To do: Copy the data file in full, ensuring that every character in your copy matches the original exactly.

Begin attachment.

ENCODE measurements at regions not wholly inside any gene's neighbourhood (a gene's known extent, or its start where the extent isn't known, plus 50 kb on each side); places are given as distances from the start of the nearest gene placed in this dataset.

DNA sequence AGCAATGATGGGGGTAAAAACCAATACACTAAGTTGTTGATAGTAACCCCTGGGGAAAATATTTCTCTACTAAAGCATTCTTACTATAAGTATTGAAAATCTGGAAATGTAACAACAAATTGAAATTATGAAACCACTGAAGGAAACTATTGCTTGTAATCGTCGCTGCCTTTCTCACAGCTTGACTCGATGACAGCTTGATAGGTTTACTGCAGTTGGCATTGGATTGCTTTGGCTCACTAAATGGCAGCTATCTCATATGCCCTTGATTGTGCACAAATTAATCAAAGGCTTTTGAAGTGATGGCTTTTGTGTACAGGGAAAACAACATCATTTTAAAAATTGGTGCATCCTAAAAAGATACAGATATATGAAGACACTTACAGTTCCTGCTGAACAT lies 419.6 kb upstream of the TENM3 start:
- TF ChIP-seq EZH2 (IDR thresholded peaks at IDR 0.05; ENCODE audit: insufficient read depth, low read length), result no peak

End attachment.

ENCODE measurements at regions not wholly inside any gene's neighbourhood (a gene's known extent, or its start where the extent isn't known, plus 50 kb on each side); places are given as distances from the start of the nearest gene placed in this dataset.

DNA sequence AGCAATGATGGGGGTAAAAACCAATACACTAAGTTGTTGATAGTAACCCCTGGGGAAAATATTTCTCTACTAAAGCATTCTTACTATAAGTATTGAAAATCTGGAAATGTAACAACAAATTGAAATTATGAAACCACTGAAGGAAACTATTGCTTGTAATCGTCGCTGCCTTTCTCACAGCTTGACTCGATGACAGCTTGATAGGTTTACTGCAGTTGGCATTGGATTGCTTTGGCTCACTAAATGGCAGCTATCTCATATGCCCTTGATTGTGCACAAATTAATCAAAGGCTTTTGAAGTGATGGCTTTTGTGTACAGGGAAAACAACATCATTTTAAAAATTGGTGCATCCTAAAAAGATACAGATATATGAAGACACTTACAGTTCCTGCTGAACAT lies 419.6 kb upstream of the TENM3 start:
- TF ChIP-seq EZH2 (IDR thresholded peaks at IDR 0.05; ENCODE audit: insufficient read depth, low read length), result no peak